As winter approaches (wah!), hot weather memories seem to creep their way slowly but surely into every waking thought. Cycling around Amsterdam with wind, rain and the ever decreasing temperature makes me long for the long, warm days of summer. These memories replace the woolly coats with minimal clothes, an idyllic, paradisaical setting and the only cold thing to be found floating in an alcoholic concoction somewhere in your vicinity. Although my time spent in Honduras wasn’t all play and no work, it was certainly an experience that sparks reminiscence every winter.
Like Mongolia’s capital before it, I’m not entirely sure why it’s taken me two and a half years to get around to this post. I have such great memories of Honduras, and although I have written about the internship elsewhere, I’m yet to write about why I loved it so much.
Honduras is, unfortunately, often skipped out on the well-worn backpacker route of Central America. Mexico, Panama, Costa Rica, Guatemala – they all seem to make it on to the checklist, leaving their lesser known neighbour in the dark. This may be to do with the reputation; Honduras is renowned for a bloody and brutal capital city, drugs, gangs and kidnapping, which aren’t the most enticing of qualities.
Although there is of course truth in some of the headlines, it’s exaggerated. You will not take one step of the plane and be taken hostage by a group of armed gangsters. You will not be forced to strap 12940189kg of cocaine to your body and get back on aforementioned plane. And you probably won’t be murdered in a brutal game of ‘attack the foreigner’. It’s a crying shame that Honduras has built up such a reputation around the world. I travelled and worked there from the UK as a 20 year old, pretty clueless girl with a few phrases of Spanish under her belt, and, surprise, surprise, I made it out alive, and with some of the best memories and experiences I could have ever made.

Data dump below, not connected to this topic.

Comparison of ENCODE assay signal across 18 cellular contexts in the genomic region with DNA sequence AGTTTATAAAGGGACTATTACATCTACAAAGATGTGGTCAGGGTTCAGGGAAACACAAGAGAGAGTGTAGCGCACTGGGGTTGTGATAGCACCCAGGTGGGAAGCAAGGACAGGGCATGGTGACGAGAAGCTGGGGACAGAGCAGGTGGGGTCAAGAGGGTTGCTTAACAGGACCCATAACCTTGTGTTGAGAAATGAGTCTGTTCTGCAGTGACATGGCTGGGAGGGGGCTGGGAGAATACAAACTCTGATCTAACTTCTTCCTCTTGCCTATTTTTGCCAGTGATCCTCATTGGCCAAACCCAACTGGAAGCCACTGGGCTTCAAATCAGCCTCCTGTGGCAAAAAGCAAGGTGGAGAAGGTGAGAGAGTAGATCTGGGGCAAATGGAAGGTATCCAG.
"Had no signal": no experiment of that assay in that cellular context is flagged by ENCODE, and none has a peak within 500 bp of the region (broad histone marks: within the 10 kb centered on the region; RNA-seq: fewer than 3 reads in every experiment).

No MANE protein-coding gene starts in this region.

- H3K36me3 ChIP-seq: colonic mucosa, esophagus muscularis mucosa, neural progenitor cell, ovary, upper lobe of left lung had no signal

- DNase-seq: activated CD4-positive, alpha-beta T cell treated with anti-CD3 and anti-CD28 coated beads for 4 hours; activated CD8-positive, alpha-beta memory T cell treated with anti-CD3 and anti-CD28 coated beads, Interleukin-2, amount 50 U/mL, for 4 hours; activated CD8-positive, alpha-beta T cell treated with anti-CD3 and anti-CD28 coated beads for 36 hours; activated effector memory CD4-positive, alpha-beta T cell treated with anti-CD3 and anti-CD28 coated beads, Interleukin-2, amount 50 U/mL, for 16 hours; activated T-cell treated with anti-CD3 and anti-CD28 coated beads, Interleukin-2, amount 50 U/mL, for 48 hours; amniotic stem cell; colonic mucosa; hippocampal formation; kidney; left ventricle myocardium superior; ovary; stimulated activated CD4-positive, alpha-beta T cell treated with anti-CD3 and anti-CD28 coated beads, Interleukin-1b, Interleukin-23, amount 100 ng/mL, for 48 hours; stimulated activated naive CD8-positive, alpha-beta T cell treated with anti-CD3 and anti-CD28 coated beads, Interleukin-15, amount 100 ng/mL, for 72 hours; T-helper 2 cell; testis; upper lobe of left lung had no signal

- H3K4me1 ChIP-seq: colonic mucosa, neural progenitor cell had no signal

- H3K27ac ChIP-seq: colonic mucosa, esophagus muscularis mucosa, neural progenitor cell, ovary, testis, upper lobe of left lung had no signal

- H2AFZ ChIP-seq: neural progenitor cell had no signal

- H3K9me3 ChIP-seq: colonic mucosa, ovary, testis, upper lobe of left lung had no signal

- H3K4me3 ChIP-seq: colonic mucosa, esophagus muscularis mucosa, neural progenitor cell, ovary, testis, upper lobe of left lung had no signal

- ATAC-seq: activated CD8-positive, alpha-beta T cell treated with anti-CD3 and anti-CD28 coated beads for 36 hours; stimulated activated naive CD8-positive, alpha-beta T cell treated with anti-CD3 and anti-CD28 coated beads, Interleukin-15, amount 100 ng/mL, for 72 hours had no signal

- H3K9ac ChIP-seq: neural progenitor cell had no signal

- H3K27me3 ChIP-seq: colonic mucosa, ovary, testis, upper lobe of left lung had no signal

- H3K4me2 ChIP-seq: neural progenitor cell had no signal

I stayed in the capital of Tegucigalpa for the majority of my stay with a warm and welcoming family. They let me in to their home, cooked me food every day, invited me to family events and helped me really delve into an authentic Honduras. True, the city itself is dangerous. I rarely walked anywhere on my own, even in the day, everywhere has armed guards and I wouldn’t have ever have gone to a bar by myself. If it wasn’t for my internship and the homestay, then I would not recommend the city. It’s overly Americanised whilst inhospitable to tourists, with big relatively uninteresting buildings, a lot of shops all centred in a pool of wealth surrounded by a ring of poverty.
The real gems come towards the north, nestled in the Caribbean Bay islands of Utila, Roatan and Guanaja. Boasting the second biggest reef system in the world (coming second, of course, to the Great Barrier Reef) and one of the cheapest places to get your diving qualifications, it really is paradise in a nutshell. I stayed on the island of Utila for a week. I paid a small amount for my great hostel complete with pool, hammocks and tarantulas (…), I partied on 50 cent fat, tequila shots, and most importantly, learned to dive! It’s an island that’s small enough to walk from one side to the other and bump into almost everyone you may have met the day before and befriend the locals selling fruit by the side of the road. It’s an instant home away from home. A home with considerably more sun, sea and spiders. My break in Utila was followed by a stop in Copan Ruinas, a Mayan site famous for the intricacy of its artwork, and another blog post altogether.
I returned to Tegucipgalpa, didn’t die, finished my internship and left happy and content with an amazing month. Even though realistically I barely scratched the surface of the expanse of Honduras, I managed to balance work, play and travel to make the most of an absolutely underrated destination. It’s a country without obvious charm to the outsider, but once you’re in there it’s hard not to be permanently enamoured.